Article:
Intolerance: Scotland's Environmental Impact in World's Worst 30

Scotland's impact on the environment -- its 'global footprint' -- has been revealed for the first time. The amount of land and sea used to provide the water, energy, transport, materials and food the country needs to support its lifestyle is 2.4 times the global average. Although nowhere near the top of the league -- led by the United Arab Emirates at 5.5 and the United States of America at 5.3 -- it is, along with the UK as a whole, in the worst 30. The environment minister Mr.Ross Finnie, yesterday 2005-12-14 put reducing that ecological footprint at the forefront of The Scottish Executive's sustainable development strategy. He said if everyone on Earth lived the same way as Scotland, the resources of three planets would be needed to sustain our world, making the issue a global as well as a national priority. The Environment Minister said that past attempts to reduce energy, carbon emissions and waste, to change lifestyles and take into account items such as food air miles, had been too short-term. He told a press briefing in Edinburgh:
'Long-term strategic thought is not usually the way politicians operate. But we have to respect the limits of our planet's economy. 'Some say that we cannot change and improve. Not so - we could make £1.3 billion annual savings in energy-use alone if we changed our ways.'
The strategy, outlined in the document 'Choosing Our Future: Scotland's sustainable development', is not a quick fix, he added. It is about long-term thinking for the benefit of future generations, about educating children - and it will need public and business support to succeed. It will also require Scotland's 32 local authorities to 'toe the Executive line'. The Environmental Minister said:
'If government agrees a commitment to renewable energy, then the planning framework should set that out.
'Local authorities cannot then argue we do not need it and deny permission.'
That could apply particularly to wind farms, proposals for every one of which in Scotland have so far provoked protests. Scottish Executive figures indicate that if all mooted wind farms are built, they could meet Scotland's present total demand of 16 GigaWatts of electricity. It has also been estimated that unproductive use of resources costs the Scots manufacturing sector 300_million_GBP annually. Measuring a country's global footprint is not an exact science. 'WWF', the global environmental organisation which devised the system, warns that some ratings have to be treated with caution. For example, a high rating for countries such as Sweden, which is usually seen as eco-friendly, is largely due to its cold climate and the type and amount of heating used to counter it. That applies to some extent to Scotland's attempts at energy saving, although not to waste handling and recycling. Asked what changes he had made to his own lifestyle, The Environment Minister said:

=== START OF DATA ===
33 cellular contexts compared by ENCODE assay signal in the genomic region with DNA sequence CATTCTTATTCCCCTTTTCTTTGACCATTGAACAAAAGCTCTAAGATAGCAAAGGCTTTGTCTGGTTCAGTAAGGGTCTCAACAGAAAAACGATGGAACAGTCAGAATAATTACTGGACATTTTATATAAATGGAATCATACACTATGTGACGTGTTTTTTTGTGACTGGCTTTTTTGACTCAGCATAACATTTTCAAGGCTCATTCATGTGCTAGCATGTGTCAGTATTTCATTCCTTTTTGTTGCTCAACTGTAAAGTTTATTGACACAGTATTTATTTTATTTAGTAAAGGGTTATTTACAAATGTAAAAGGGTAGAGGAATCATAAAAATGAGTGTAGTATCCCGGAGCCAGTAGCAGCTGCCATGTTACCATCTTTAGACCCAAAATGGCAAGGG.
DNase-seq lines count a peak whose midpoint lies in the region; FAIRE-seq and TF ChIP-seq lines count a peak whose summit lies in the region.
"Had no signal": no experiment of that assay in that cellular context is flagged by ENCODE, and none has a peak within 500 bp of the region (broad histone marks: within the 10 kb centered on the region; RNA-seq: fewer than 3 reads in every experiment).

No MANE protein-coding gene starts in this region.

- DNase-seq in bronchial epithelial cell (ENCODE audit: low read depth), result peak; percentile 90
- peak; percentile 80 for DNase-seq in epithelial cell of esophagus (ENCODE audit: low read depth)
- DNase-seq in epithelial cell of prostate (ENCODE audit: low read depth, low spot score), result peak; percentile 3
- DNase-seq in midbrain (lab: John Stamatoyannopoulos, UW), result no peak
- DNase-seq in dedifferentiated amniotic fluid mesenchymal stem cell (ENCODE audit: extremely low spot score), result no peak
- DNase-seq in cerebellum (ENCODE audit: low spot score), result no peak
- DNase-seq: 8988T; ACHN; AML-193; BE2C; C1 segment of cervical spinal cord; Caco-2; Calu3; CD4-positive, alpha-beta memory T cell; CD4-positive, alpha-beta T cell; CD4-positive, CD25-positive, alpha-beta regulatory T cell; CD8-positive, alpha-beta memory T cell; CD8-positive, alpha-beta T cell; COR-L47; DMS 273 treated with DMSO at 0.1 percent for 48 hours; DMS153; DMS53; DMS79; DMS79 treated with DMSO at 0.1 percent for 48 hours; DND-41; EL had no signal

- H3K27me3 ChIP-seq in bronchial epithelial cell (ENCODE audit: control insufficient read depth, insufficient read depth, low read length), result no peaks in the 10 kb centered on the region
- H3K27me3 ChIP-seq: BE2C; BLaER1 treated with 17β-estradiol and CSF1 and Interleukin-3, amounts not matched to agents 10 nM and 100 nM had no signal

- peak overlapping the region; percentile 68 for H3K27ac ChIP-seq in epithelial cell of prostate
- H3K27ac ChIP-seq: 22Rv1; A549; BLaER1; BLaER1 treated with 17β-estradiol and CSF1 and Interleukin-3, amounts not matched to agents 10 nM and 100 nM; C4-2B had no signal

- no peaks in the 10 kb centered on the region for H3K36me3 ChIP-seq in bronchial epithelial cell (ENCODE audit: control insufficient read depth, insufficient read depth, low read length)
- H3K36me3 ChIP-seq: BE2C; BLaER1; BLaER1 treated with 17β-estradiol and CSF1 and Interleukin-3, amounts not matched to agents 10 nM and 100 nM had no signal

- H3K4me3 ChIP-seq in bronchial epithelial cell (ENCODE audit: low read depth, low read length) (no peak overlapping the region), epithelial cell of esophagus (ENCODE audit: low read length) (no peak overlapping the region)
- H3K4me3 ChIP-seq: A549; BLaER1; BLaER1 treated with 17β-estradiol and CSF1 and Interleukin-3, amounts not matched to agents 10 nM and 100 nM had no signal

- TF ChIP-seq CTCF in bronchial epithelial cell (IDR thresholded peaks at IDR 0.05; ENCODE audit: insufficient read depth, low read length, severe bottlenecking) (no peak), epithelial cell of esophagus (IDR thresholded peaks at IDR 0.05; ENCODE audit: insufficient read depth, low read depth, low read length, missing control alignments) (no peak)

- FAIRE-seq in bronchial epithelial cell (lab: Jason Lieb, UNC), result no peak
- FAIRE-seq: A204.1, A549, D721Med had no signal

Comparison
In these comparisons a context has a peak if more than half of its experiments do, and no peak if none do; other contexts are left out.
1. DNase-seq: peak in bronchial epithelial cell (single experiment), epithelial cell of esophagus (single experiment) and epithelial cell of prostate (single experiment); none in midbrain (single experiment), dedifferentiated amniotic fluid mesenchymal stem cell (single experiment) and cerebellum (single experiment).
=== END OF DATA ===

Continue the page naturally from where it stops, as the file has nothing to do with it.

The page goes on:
'I'm not the greatest or most patient shopper, but I have changed my 'get in, buy and get out' approach to electrical white goods -- I do now take more time to study the energy-use rating and we use fewer chemicals in our home.'
The deputy first minister and minister for enterprise Mr.Nicol Stephen, said:
'It's not all about the big stuff, although the [Scottish] Executive will be taking a lead on energy use in our buildings.
'It's what the individual can do and I would like to see many more small wind turbines on houses. I'd rather see turbines on houses than satellite dishes.'
'The Scottish Environment Protection Agency', which estimates that the environment is worth 17_000_million_GBP/year to the Scottish public, will meet 'Scottish Natural Heritage', 'Communities Scotland', 'Scottish Enterprise' and 'Highlands and Islands Enterprise' today to discuss a joint approach to making "sustainable development a reality". The Green Party said the strategy looked good on paper, but that Scottish Executive policies were still causing chaos and pollution. But a joint statement from Scotland's environment groups, including 'WWF Scotland' and 'Friends of the Earth Scotland', welcomed its publication. ' Scots 'eco-footprint' two and a half times the global average', FORDYCE MAXWELL, The Scotsman, 2005-12-15, Th Links: Friends of the Earth Scotland (http://www.foe-scotland.org.uk/) TreeHugger.com (http://treehugger.com)


Anonymous Anonymous said...

Hardly unexpected for such an underpopulated country that is used as a nuclear dump and is filled with refineries, US bases and all the crap the English don't want!!

12/20/2005 07:55:00 am  

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